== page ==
During COP21, posts mentioning the talks made up nearly two-thirds of conversation as compared to climate change generally. For the more recent climate talks, COP24 made up less than a third of the share of conversation, as compared to climate change generally. For both COPs, climate activists made up 4% of the share of voice.

Overall, social media conversation about COP24 was far overshadowed by the French “Yellow Vests,” or “gilets jaunes,” protests. During the time period of COP24, the “Yellow Vests” were mentioned in more than eight million social posts, with a reach of 40 billion potential impressions, as measured by the Crimson Hexagon software. In terms of post volume, this surpasses the 2015 COP21 conversation; rivaling it in terms of reach. With the “Yellow Vests” conversation added in COP24 made up far less of the social media conversation.

Energy Democracy Means All of Us

The dominance of the “Yellow Vests” conversation on social media as compared to COP24, climate activists and climate change generally over the time period of the UNFCCC summit can be considered a form of what I term “disruptive social media virality” by individuals who collectively perceive themselves as outsiders to decision-making processes on climate policy and who are directly impacted by these same policies.

The “Yellow Vests” movement underscores that energy justice needs to be part of the conversation on climate policy at the national and international levels for lasting systems change. As climate change communicators we need to connect the issues at stake to everyday life in ways that are meaningful. Along with that economic justice as an essential aspect of climate justice has to be part of that dialogue and has to be included in policies for energy sector transformation.

This blog post originally appeared on the International Environmental Communication Association’s (IECA) “One Planet Talking” blog.

Research on social media about Standing Rock and the Dakota Access Pipeline

Next week I’ll be presenting new research, conducted with colleagues from the University of Wisconsin-Madison, Molly Simis-Wilkinson and Patty Loew, at the 2017 Conference on Communication and the Environment (COCE) at the University of Leicester in the UK. The full conference schedule is available here.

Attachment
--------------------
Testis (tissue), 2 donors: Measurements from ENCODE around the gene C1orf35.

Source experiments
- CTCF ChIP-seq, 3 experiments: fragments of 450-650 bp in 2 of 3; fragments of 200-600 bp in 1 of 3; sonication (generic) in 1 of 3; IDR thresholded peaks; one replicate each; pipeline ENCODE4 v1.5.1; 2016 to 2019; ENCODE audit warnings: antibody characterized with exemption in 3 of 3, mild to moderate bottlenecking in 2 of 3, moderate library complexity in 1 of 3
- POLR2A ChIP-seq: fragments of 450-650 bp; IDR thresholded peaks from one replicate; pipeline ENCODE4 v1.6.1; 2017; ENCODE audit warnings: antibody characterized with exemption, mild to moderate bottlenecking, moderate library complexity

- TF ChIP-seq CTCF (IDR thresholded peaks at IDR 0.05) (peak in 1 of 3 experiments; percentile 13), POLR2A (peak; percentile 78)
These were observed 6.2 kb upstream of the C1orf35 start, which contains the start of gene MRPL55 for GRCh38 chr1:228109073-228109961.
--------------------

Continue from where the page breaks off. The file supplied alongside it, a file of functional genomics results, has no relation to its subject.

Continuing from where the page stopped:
Research to be presented at the 2017 Conference on Communication and Environment (COCE), July 1, 2017, University of Leicester.

In fall 2016, violent images of the Dakota Access Pipeline protest near the Standing Rock Reservation stunned the world. Facebook users saw security guards sic attack dogs on Native women and children and police fire water cannons at praying protesters in subfreezing temperatures. However, the issue had not gained widespread mainstream media and public attention until the 1,172-mile pipeline was nearly complete, after more than two years of opposition from the tribe. It wasn’t until activists shared violent images on social media that public outrage forced policymakers to act. We argue that activities which heighten public attention to an issue through social media amplification constitute what we call disruptive public participation, which may empower activists and help “outsiders” become “insiders” in decision-making.

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To have impact, the People’s Climate March needs to reach beyond activists

File 20170425 22270 6zzjmv
The 2014 People’s Climate March in New York City.
Annette Bernhardt/flickr, CC BY-NC-SA

Jill Hopke, DePaul University

Following closely on last week’s March for Science, activists are preparing for the People’s Climate March on Saturday, April 29. This event will mark President Donald Trump’s 100th day in office, and comes as the Trump administration is debating whether the United States should continue to participate in the 2015 Paris Agreement on limiting global carbon emissions. The Conversation

Organizers have worked for over a year to build an intersectional movement that brings together diverse constituencies under the banner of climate justice. They hope to replicate the first People’s Climate March in September 2014, which was the largest climate change mobilization in history.

But surveys show that only about one in five adults in the United States is alarmed about climate change. This means that if climate activists want this march to have a lasting impact, they need to think carefully about how to reach beyond their base.

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Climate activists take to social media for Paris summit, but who are they reaching?

I’m excited to have published my first article for The Conversation, a global network that seeks to bring research informed journalism to broader publics, on social media during the first week of the Paris climate talks, COP21. Here’s an excerpt of my article, “Climate activists take to social media for Paris summit, but who are they reaching?”

With public demonstrations banned at the COP21 conference on climate change in Paris, climate activists are taking to social media to get out their message on climate justice.

Before the official summit kicked off, activists held more than 2,300 events in over 175 countries in a Global Climate March, rallying around the shared goal, “Keep fossil fuels in the ground and finance a just transition to 100% renewable energy by 2050.”

Global activism is impressive in scale, but are activists reaching people on social media who are not already supporters of action on climate change?

My analysis of social media after the first week of the summit shows little interaction between climate activists and the industry most closely associated with carbon emissions: oil and gas.

You can read the full article here.